Blanchard Springs Caverns are often referred to as the Living Cave because their contents are continuously changing. Dripping water regularly deposits calcite onto the rock formations, which continue to grow as a result. Three different tours of the caverns are offered by knowledgeable Forest Service guides. The Dripstone Trail is an easy walk that lets visitors see almost every type of rock formation that exists in the cave system. The Discovery Trail winds through the lower level of the caverns and includes a view of the underground stream. The Wild Cave Tour is a strenuous adventure that explores undeveloped portions of the cave system.
Above ground, Blanchard Springs has even more attractions. Among these are a waterfall and some spectacular springs, which include areas for swimming and fishing. Campsites and hiking and biking trails are also available.
5. Mount Magazine State Park
Mount Magazine State Park may be one of the top attractions in Arkansas today, but it took a while for the land to receive the designation it deserves. Under President Franklin D. Roosevelt, Mount Magazine became part of the Ouachita National Forest in 1938, only to be transferred to the Ozark National Forest in 1941. The 2,234-acre stretch of land was finally dedicated as a state park in 2002.
At 2,753 feet high, Mount Magazine is the tallest peak in Arkansas and its sprawling views attract locals and tourists alike. The park’s elevation makes it a prime spot for hang gliding, sport climbing, bouldering, and rappelling. The Huckleberry Mountain Trail, a popular and challenging multiuse trail that leads to the Ozark National Forest, accommodates hikers, mountain bikers, horseback riders, and all-terrain vehicles. Additional hiking trails vary in length and difficulty, so there’s a path to suit hikers of all levels.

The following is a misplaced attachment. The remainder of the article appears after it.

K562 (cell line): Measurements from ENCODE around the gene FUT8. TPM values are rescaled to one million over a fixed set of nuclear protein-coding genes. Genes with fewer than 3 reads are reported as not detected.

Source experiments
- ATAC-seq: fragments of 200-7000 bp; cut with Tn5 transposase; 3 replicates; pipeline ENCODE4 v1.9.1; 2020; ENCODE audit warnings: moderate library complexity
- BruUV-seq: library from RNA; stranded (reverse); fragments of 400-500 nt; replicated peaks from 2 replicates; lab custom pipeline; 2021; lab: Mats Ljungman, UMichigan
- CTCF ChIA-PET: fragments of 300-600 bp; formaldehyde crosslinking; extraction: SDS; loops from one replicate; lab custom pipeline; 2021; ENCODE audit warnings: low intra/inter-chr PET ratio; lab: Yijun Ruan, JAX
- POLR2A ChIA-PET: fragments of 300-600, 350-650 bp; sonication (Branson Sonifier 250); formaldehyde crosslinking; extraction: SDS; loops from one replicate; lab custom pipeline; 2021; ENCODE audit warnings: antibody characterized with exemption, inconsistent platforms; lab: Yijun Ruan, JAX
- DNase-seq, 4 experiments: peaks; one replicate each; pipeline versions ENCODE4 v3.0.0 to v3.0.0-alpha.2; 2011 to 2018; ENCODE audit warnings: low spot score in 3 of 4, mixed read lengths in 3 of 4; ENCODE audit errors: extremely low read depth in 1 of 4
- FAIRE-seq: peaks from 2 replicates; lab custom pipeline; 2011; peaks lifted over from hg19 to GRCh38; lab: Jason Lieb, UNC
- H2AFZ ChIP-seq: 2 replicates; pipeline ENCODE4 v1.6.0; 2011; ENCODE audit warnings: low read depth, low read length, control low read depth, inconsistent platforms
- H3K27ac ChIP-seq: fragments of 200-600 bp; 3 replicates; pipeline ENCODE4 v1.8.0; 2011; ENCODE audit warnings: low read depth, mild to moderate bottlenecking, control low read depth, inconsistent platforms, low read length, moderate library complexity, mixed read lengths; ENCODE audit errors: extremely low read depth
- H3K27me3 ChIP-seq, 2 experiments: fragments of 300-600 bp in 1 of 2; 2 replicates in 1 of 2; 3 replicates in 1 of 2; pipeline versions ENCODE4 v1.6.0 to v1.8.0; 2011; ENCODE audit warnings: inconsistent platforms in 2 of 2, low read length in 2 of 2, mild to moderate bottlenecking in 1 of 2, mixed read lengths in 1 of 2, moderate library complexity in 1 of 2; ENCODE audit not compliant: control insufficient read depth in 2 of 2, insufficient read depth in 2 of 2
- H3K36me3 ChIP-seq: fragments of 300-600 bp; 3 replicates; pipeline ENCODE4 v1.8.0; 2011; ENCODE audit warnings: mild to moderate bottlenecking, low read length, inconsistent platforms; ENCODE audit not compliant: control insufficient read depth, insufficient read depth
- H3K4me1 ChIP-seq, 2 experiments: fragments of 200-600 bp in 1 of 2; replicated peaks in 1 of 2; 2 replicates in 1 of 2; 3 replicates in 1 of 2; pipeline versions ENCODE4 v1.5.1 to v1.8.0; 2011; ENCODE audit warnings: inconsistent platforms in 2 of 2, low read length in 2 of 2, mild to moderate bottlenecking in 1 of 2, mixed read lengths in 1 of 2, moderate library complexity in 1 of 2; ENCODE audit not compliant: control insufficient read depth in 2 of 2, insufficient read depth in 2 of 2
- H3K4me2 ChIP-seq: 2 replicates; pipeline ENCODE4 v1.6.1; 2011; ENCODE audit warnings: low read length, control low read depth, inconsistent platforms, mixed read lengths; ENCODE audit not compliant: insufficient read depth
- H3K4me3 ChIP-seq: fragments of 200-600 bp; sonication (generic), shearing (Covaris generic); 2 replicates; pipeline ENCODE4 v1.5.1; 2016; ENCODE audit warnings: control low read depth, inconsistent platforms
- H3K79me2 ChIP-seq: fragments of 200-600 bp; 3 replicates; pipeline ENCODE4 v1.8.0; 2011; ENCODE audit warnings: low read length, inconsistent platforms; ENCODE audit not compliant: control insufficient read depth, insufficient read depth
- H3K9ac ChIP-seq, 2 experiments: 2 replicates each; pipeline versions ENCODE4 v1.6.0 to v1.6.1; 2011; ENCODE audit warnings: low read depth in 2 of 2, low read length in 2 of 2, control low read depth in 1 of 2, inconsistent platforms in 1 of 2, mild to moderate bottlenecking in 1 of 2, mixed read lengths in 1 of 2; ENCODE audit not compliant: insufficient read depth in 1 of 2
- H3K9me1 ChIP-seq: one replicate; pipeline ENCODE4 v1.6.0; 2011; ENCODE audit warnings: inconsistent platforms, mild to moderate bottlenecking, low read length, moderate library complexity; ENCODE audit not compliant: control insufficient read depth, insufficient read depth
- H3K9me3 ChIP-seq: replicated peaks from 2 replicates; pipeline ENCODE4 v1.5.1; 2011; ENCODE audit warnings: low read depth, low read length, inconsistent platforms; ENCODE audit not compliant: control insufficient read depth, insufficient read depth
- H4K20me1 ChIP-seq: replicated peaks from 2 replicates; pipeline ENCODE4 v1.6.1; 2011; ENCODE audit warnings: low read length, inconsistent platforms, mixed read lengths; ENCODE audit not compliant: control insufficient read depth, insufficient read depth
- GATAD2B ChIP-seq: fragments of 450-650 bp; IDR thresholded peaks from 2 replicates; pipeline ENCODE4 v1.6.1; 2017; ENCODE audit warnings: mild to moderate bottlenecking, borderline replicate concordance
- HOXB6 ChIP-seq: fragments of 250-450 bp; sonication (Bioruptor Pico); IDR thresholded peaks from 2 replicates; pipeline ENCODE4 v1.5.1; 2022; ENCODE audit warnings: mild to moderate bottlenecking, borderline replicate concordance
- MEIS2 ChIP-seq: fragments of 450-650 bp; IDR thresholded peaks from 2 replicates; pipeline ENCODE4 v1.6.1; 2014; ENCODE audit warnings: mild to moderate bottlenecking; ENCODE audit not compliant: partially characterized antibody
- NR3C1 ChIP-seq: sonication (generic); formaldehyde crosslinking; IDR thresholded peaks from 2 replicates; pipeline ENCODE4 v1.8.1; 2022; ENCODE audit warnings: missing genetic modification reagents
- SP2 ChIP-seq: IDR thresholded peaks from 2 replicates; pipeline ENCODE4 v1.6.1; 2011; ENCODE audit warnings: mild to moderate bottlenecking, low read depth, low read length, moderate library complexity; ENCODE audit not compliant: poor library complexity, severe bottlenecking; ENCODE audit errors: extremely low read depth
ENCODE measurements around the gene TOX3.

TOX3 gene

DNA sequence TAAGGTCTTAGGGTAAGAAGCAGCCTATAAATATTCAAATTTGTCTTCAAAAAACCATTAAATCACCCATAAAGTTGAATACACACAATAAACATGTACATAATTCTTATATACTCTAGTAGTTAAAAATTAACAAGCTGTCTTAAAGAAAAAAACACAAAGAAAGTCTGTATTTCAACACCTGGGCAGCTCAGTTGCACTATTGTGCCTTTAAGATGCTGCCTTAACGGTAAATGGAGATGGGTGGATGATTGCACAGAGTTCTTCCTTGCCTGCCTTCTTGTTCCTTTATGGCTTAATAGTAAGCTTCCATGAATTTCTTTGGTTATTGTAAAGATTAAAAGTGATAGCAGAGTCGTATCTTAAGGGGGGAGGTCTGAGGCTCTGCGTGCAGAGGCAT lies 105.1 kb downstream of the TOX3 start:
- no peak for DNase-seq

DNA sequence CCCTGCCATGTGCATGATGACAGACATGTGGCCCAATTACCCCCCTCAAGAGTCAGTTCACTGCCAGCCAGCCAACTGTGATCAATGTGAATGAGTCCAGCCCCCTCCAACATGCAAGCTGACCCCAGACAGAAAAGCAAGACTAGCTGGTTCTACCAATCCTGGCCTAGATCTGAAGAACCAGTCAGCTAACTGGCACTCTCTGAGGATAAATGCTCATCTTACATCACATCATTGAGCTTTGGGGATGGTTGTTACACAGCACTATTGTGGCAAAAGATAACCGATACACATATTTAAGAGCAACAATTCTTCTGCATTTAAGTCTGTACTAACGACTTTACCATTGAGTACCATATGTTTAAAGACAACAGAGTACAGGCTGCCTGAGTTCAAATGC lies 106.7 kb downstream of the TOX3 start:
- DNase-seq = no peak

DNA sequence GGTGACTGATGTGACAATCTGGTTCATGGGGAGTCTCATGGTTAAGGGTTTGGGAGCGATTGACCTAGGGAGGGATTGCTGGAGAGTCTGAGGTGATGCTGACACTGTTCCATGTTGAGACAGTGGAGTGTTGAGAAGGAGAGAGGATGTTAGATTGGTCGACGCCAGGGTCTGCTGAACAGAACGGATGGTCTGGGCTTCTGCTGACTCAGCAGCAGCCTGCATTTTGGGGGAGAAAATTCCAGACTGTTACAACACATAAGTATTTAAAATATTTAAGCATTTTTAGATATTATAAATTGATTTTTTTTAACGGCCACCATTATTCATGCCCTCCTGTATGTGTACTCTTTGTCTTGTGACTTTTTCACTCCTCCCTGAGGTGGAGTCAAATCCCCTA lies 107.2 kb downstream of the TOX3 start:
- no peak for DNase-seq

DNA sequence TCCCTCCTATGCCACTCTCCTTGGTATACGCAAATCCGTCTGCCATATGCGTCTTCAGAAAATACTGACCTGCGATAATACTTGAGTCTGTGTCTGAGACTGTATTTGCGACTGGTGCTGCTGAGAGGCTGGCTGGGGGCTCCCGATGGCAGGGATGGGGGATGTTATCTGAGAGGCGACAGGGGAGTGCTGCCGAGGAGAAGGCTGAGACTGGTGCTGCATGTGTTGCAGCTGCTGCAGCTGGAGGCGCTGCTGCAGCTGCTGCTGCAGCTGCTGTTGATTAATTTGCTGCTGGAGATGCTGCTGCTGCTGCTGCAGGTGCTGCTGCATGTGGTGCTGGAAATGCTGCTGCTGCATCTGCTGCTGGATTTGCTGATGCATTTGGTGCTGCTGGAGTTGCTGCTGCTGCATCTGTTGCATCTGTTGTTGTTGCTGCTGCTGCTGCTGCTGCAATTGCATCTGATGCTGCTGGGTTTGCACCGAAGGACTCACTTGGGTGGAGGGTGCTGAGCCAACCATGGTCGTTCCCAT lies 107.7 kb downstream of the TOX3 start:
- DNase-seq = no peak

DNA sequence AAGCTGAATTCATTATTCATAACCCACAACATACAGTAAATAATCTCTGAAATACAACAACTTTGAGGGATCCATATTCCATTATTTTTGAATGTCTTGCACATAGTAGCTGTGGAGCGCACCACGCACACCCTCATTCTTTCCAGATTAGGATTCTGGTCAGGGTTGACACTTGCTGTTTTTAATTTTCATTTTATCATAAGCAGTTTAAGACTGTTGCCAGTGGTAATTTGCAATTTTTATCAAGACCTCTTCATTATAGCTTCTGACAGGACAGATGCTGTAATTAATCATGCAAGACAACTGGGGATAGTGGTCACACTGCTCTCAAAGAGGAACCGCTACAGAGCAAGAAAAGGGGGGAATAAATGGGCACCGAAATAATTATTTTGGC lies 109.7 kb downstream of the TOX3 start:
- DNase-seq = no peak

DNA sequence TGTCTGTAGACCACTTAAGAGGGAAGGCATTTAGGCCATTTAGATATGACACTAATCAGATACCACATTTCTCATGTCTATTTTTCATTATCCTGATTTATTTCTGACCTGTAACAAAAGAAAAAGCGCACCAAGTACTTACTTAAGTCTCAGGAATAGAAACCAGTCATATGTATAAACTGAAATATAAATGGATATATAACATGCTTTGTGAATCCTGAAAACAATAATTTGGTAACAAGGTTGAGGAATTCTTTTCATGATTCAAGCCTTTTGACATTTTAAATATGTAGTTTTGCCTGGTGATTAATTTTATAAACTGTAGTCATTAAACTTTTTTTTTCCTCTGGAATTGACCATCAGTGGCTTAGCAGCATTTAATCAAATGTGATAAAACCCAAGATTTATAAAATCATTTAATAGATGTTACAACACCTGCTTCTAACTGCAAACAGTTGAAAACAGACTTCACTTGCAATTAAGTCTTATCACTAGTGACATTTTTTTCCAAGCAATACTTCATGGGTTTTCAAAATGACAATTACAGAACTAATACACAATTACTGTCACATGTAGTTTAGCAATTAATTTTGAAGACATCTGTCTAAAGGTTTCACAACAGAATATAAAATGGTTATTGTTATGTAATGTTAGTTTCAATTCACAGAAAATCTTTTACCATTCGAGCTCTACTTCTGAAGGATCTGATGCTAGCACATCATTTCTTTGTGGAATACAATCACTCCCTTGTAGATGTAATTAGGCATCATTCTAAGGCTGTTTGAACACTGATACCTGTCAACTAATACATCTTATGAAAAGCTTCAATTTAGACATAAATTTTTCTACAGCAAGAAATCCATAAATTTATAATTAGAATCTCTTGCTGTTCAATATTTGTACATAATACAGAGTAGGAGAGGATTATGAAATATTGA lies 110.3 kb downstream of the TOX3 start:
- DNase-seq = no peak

If one day at the park doesn’t feel sufficient, consider taking advantage of on-site accommodations. Campsites are available, but travelers seeking a truly comfortable experience may opt for a stay in one of the park’s cabins or the Lodge at Mount Magazine, both of which offer stunning views of the Petit Jean River Valley and the Blue Mountain Lake.
6. Beaver Lake
Up in the Ozark Mountains near the border with Missouri, Beaver Lake is an artificial reservoir that was created in the 1960s when the Beaver Dam impounded the White River. The lake is a popular tourist attraction in Arkansas, but it’s also a source of drinking water for the state’s northwestern population.